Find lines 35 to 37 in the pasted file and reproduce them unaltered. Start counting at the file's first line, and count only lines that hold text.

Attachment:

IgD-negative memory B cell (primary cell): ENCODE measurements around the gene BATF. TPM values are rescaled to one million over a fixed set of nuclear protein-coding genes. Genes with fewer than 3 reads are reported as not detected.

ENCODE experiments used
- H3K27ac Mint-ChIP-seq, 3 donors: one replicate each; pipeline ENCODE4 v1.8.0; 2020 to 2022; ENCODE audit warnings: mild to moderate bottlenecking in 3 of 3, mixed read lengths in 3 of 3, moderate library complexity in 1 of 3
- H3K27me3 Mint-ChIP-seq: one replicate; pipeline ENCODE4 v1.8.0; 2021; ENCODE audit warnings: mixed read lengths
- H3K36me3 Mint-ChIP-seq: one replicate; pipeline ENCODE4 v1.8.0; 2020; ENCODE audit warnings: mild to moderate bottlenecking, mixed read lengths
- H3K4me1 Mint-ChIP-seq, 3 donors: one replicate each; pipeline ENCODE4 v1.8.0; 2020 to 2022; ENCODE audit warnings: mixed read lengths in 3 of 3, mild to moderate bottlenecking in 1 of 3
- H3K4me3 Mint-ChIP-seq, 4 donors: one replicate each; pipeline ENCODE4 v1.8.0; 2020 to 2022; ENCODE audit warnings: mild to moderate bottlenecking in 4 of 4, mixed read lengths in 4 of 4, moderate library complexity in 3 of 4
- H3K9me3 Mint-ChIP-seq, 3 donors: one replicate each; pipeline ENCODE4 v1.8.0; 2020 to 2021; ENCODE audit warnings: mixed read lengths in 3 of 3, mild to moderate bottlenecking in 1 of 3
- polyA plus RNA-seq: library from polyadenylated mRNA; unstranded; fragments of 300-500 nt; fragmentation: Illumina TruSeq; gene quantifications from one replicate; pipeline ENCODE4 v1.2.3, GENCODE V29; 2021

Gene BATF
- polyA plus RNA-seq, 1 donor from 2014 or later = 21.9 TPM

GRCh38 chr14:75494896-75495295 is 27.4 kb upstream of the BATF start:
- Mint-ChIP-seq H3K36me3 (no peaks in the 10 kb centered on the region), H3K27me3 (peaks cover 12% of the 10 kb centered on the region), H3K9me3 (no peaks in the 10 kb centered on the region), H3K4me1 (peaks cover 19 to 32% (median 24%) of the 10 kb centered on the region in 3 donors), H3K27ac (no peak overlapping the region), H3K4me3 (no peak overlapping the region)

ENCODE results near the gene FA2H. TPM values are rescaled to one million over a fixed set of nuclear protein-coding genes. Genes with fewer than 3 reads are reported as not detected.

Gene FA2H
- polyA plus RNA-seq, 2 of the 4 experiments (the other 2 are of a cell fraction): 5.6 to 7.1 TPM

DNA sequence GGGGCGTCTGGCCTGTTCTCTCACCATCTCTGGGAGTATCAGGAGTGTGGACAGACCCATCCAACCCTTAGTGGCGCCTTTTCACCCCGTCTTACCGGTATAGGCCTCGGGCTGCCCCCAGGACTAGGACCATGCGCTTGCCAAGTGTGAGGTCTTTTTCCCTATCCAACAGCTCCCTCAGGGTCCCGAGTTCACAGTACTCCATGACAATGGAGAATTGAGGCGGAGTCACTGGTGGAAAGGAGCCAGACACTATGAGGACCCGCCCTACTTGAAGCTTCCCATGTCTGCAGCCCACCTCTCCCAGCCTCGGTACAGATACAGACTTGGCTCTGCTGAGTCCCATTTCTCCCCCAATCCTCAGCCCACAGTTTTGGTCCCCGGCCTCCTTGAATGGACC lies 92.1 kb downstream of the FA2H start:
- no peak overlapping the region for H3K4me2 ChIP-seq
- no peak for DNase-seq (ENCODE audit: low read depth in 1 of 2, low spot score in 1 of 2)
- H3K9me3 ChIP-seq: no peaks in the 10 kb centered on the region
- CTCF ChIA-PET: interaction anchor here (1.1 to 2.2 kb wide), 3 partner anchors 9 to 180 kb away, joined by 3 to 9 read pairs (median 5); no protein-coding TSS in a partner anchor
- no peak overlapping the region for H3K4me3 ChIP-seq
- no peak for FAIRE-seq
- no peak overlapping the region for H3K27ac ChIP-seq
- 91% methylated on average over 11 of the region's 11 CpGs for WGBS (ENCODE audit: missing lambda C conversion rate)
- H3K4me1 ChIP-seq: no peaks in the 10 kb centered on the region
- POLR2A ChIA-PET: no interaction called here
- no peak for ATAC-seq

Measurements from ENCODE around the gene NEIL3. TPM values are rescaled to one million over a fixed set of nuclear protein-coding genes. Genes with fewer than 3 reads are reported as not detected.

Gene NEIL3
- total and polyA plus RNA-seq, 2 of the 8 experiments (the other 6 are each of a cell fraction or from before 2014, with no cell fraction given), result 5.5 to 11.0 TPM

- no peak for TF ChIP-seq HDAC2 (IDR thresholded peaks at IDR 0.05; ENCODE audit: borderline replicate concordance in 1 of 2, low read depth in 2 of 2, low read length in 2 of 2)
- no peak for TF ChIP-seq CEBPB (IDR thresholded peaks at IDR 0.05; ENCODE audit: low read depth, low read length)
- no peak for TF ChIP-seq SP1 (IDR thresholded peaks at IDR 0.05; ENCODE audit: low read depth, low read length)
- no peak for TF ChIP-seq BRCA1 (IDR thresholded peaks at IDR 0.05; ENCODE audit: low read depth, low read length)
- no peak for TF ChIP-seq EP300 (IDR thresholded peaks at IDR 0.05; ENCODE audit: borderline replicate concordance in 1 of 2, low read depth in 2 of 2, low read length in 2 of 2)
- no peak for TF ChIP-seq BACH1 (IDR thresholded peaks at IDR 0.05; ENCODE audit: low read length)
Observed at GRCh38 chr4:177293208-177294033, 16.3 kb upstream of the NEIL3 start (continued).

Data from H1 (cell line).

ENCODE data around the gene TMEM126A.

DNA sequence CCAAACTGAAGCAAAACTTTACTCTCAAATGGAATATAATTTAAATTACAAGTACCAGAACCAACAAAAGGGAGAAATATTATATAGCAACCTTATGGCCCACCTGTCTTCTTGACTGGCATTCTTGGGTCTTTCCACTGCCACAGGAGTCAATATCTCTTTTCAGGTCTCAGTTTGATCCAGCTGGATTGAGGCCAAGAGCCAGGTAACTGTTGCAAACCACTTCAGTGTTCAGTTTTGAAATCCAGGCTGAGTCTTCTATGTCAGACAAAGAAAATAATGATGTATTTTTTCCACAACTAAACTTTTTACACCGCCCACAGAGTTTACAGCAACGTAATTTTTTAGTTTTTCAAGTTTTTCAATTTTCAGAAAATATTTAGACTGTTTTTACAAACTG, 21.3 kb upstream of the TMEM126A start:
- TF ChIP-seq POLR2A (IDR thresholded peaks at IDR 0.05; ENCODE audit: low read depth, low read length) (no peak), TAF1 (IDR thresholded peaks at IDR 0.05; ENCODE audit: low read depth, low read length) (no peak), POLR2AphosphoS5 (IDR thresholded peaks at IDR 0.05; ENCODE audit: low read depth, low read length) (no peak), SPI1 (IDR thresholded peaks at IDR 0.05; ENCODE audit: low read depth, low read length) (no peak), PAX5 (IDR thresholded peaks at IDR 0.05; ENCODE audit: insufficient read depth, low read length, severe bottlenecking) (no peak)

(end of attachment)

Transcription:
- no peak for TF ChIP-seq BRCA1 (IDR thresholded peaks at IDR 0.05; ENCODE audit: low read depth, low read length)
- no peak for TF ChIP-seq EP300 (IDR thresholded peaks at IDR 0.05; ENCODE audit: borderline replicate concordance in 1 of 2, low read depth in 2 of 2, low read length in 2 of 2)
- no peak for TF ChIP-seq BACH1 (IDR thresholded peaks at IDR 0.05; ENCODE audit: low read length)